In its S-1, the company said it plans to go public on the Nasdaq under the ticker symbol “SDC.” The offering price and number of shares to be offered in their initial public sale have not yet been determined.
The company offers personalized 3-D printed clear aligners – essentially a form of transparent plastic braces – in a direct to consumer model that it touts as cheaper and more convenient than traditional options. Average treatment times for SmileDirectClub customers is six months.
SmileDirectClub, which was started in 2014, has raised nearly $450 million from investors including a $380 million round last year led by private equity firm Clayton, Dubilier & Rice that valued the company at $3.2 billion.
According to its S-1, the company has had over 700,000 individual customers and more than 300 physical retail locations offering services in the U.S., Canada, Australia and the U.K.
Among the company’s stated business advantages are a standard $1,895 pricing for its clear aligners, its mix of teledentistry and retail locations, its ability to sell to consumers who don’t have access to an orthodontist and SmilePay financing option.
SmileDirectClub employers more than 5,000 workers and has a provider network of licensed orthodontists and general dentists in all 50 U.S. states, Puerto Rico, Canada, Australia, and the U.K.
Financially the company grew revenues from $146 million to $423.2 million between 2017 and 2018, an increase of 190 percent.
Still, like many of the healthcare technology companies who have gone public this year, SmileDirectClub has seen increasing losses since its founding. From 2017 to 2018 net losses grew from $32.8 million to $74,8 million. For the first half of 2019 alone, the company saw $52.9 million in net losses.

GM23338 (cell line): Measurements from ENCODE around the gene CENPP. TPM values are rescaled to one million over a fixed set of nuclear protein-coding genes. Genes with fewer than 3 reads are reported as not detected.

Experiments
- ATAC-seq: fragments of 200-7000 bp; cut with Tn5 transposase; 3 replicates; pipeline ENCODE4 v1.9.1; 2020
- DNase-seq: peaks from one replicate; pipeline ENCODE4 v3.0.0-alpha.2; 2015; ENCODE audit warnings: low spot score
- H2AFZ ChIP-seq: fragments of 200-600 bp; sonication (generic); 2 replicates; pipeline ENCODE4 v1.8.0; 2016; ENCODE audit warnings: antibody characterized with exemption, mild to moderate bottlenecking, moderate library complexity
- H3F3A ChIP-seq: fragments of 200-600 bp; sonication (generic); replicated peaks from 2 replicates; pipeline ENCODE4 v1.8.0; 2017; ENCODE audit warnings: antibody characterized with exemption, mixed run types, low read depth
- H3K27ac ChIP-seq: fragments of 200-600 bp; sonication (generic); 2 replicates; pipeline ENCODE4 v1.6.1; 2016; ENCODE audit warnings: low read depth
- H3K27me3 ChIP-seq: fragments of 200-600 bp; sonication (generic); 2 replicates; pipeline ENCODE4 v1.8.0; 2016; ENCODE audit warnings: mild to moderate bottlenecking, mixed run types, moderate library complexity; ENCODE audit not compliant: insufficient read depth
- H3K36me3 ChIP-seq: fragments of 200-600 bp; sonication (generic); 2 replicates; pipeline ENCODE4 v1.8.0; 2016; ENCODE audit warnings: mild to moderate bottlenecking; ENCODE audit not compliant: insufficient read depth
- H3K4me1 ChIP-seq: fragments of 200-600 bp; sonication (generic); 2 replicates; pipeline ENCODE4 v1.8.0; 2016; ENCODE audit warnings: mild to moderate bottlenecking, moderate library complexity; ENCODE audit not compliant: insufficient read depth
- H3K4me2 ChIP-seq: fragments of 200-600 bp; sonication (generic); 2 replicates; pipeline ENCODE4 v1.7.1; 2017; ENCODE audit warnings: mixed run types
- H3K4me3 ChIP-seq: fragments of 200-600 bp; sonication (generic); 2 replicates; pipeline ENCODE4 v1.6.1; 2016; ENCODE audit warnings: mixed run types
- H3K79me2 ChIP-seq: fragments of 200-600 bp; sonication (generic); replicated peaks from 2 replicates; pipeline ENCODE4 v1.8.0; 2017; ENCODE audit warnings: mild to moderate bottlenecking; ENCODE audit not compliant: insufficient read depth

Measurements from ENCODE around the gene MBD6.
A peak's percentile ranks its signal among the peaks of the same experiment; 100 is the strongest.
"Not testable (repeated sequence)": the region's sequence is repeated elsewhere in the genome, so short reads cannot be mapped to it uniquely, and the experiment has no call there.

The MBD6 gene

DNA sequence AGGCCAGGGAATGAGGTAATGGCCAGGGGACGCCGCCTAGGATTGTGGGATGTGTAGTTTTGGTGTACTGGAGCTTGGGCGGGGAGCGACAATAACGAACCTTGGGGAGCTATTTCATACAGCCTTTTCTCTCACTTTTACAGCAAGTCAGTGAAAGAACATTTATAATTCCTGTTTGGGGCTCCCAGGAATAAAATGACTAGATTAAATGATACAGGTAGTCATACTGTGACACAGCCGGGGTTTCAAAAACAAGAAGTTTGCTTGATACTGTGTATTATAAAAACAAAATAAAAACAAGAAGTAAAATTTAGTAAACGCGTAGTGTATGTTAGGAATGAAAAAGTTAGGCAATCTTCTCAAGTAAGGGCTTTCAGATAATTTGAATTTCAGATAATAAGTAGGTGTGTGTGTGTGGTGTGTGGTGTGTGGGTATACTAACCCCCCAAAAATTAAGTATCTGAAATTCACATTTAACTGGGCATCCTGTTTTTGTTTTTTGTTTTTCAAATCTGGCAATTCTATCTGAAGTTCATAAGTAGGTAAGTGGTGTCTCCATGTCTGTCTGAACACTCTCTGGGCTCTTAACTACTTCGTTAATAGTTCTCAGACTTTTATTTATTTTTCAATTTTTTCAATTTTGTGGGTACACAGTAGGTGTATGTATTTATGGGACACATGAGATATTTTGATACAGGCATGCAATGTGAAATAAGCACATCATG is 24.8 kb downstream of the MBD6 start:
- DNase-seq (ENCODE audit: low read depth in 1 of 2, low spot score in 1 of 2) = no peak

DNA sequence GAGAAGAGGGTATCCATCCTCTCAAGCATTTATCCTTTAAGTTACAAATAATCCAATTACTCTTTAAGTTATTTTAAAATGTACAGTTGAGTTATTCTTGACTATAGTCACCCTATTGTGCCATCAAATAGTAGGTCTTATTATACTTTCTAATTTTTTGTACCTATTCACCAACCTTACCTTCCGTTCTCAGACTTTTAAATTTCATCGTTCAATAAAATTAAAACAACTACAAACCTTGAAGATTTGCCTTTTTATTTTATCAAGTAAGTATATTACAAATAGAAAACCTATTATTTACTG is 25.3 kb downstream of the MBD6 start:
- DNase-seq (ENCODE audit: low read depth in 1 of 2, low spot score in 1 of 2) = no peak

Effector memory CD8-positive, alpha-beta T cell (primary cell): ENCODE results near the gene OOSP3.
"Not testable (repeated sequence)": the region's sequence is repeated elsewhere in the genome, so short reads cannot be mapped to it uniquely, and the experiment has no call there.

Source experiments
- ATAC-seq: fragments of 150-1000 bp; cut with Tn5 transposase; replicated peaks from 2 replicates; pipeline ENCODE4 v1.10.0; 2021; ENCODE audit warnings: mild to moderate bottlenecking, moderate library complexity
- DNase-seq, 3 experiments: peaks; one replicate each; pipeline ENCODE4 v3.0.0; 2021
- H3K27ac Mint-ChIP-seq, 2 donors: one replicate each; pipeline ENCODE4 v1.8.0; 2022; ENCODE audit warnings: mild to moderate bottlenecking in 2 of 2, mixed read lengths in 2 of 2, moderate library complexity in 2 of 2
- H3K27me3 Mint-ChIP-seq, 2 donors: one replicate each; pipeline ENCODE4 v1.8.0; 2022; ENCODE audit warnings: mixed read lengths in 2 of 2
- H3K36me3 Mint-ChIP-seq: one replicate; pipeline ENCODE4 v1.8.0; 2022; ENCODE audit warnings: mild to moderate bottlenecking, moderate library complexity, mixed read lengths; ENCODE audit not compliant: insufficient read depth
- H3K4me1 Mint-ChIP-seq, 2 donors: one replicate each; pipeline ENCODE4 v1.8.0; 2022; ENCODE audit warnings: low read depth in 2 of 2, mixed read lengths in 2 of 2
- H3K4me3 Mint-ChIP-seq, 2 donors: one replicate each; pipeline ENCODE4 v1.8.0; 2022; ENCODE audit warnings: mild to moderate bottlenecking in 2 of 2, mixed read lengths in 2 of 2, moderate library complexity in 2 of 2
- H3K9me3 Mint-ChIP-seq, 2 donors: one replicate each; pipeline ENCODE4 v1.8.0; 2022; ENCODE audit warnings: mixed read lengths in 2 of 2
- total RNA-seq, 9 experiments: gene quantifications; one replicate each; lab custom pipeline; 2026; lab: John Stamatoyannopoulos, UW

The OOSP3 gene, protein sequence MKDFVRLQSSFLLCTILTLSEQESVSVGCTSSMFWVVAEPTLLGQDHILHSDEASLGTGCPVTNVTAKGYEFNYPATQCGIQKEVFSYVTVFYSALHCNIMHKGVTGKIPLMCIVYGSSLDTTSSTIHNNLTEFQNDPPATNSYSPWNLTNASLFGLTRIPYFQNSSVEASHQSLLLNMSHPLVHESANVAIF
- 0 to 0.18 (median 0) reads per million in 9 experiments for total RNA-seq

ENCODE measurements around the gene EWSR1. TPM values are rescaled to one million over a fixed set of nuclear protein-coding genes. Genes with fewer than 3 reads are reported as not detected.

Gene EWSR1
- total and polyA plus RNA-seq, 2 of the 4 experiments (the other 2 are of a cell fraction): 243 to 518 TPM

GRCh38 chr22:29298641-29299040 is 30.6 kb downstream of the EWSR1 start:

According to its S-1, the company sees continuing opportunities for growth in continuing to expand its services in its existing markets and internationally, as well as broadening its offering of products past clear aligners to develop recurring revenue lines.
One of the company’s potential business risks, as outlined in its SEC filing is the growing backlash to its service from a number of dental and orthodontics groups.
The American Association of Orthodontists has filed complaints with 36 state dental boards, alleging that SmileDirectClub violates regulatory standards by bypassing standard visits and diagnostics to determine whether clear aligners are appropriate to use with patients.
According to the S-1, CEO and Chairman David Katzman, also the founder of investment firm Camelot Venture Group, will hold controlling voting power over the company.
Other large shareholders in the company include co-founders Jordan Katzman and Alex Fenkell, COO Steven Katzman and the private equity firm Clayton, Dubilier & Rice.
Photo: jxfzsy, Getty Images